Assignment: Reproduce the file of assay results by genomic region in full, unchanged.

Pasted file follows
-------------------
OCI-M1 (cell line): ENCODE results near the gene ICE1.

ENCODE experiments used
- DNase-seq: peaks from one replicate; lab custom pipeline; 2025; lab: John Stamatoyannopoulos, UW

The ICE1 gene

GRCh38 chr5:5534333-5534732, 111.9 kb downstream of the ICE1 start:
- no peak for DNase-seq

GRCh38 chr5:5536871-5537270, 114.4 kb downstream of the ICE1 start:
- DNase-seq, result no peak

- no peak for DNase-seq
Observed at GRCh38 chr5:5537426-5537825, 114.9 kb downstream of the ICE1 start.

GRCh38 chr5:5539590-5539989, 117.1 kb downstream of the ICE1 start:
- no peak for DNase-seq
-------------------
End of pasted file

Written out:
OCI-M1 (cell line): ENCODE results near the gene ICE1.

ENCODE experiments used
- DNase-seq: peaks from one replicate; lab custom pipeline; 2025; lab: John Stamatoyannopoulos, UW

The ICE1 gene

GRCh38 chr5:5534333-5534732, 111.9 kb downstream of the ICE1 start:
- no peak for DNase-seq

GRCh38 chr5:5536871-5537270, 114.4 kb downstream of the ICE1 start:
- DNase-seq, result no peak

- no peak for DNase-seq
Observed at GRCh38 chr5:5537426-5537825, 114.9 kb downstream of the ICE1 start.

GRCh38 chr5:5539590-5539989, 117.1 kb downstream of the ICE1 start:
- no peak for DNase-seq